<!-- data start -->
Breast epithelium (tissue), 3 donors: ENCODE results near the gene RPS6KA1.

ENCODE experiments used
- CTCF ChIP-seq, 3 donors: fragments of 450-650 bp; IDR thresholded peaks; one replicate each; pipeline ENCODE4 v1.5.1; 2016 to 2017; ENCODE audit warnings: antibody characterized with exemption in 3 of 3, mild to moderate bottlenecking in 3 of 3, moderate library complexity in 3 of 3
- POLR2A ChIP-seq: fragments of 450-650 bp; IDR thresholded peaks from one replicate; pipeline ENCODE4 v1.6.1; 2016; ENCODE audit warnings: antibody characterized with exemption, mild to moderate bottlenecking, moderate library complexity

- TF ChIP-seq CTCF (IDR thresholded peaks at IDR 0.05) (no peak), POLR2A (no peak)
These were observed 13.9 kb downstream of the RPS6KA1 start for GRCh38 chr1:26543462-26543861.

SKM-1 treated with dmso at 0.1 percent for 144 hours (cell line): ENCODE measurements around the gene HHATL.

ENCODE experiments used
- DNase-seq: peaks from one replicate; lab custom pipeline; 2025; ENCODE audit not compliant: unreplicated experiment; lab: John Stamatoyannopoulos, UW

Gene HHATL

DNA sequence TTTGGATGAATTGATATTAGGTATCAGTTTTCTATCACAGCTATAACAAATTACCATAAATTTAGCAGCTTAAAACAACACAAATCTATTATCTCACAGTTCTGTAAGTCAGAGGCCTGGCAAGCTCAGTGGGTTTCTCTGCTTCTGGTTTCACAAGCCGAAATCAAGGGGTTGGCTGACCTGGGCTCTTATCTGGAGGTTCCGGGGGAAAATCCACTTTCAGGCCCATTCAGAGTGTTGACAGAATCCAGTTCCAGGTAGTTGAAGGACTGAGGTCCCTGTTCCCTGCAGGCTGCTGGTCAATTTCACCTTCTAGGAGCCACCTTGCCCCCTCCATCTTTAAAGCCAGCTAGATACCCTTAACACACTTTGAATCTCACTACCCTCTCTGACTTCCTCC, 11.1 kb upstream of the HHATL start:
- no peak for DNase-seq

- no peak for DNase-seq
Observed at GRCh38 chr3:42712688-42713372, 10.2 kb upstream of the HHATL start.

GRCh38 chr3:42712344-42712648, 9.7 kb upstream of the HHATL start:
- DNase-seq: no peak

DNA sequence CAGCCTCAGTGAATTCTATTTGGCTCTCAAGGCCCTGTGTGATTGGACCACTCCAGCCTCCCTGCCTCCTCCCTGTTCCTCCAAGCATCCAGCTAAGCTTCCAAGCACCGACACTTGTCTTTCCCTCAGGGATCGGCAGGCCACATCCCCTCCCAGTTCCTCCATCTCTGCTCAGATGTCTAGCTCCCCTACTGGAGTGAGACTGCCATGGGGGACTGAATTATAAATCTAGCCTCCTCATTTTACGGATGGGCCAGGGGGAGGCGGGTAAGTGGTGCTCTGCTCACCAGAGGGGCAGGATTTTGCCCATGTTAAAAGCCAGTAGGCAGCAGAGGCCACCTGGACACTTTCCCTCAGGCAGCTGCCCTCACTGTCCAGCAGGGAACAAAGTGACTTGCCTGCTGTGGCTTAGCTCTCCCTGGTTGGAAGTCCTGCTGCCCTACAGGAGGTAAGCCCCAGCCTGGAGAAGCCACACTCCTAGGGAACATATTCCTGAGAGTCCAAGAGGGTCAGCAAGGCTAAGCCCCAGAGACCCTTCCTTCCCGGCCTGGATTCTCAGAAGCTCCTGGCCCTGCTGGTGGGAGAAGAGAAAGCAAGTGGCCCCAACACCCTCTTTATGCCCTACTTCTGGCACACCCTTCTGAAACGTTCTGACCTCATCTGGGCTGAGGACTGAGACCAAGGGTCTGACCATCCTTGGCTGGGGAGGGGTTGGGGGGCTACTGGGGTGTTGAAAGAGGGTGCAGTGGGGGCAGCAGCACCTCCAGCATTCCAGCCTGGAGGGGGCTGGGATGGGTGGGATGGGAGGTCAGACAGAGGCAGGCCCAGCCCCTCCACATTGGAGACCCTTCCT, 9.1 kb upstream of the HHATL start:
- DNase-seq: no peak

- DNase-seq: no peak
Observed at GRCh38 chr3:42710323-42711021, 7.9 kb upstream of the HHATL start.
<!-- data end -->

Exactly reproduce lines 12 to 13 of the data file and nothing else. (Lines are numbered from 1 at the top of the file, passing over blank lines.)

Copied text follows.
- no peak for DNase-seq

- no peak for DNase-seq